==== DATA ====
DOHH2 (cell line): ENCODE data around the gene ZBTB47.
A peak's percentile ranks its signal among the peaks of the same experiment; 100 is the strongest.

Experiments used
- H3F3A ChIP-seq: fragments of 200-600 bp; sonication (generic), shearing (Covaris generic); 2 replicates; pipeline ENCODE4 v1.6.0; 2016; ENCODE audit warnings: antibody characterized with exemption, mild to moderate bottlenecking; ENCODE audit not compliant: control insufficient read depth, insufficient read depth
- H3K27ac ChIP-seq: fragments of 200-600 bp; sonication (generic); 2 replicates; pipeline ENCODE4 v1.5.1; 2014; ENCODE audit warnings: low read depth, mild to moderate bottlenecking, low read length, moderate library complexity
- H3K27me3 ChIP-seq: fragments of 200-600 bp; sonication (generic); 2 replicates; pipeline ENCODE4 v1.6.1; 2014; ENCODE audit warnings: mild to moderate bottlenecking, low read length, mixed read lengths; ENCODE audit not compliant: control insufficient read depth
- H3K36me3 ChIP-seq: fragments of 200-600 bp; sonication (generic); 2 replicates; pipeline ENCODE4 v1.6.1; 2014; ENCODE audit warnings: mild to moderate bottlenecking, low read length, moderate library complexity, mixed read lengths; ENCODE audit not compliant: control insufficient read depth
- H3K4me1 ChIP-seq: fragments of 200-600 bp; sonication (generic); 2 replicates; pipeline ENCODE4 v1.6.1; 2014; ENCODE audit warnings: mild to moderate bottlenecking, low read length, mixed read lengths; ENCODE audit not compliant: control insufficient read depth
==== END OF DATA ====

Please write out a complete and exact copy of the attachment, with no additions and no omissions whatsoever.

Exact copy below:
DOHH2 (cell line): ENCODE data around the gene ZBTB47.
A peak's percentile ranks its signal among the peaks of the same experiment; 100 is the strongest.

Experiments used
- H3F3A ChIP-seq: fragments of 200-600 bp; sonication (generic), shearing (Covaris generic); 2 replicates; pipeline ENCODE4 v1.6.0; 2016; ENCODE audit warnings: antibody characterized with exemption, mild to moderate bottlenecking; ENCODE audit not compliant: control insufficient read depth, insufficient read depth
- H3K27ac ChIP-seq: fragments of 200-600 bp; sonication (generic); 2 replicates; pipeline ENCODE4 v1.5.1; 2014; ENCODE audit warnings: low read depth, mild to moderate bottlenecking, low read length, moderate library complexity
- H3K27me3 ChIP-seq: fragments of 200-600 bp; sonication (generic); 2 replicates; pipeline ENCODE4 v1.6.1; 2014; ENCODE audit warnings: mild to moderate bottlenecking, low read length, mixed read lengths; ENCODE audit not compliant: control insufficient read depth
- H3K36me3 ChIP-seq: fragments of 200-600 bp; sonication (generic); 2 replicates; pipeline ENCODE4 v1.6.1; 2014; ENCODE audit warnings: mild to moderate bottlenecking, low read length, moderate library complexity, mixed read lengths; ENCODE audit not compliant: control insufficient read depth
- H3K4me1 ChIP-seq: fragments of 200-600 bp; sonication (generic); 2 replicates; pipeline ENCODE4 v1.6.1; 2014; ENCODE audit warnings: mild to moderate bottlenecking, low read length, mixed read lengths; ENCODE audit not compliant: control insufficient read depth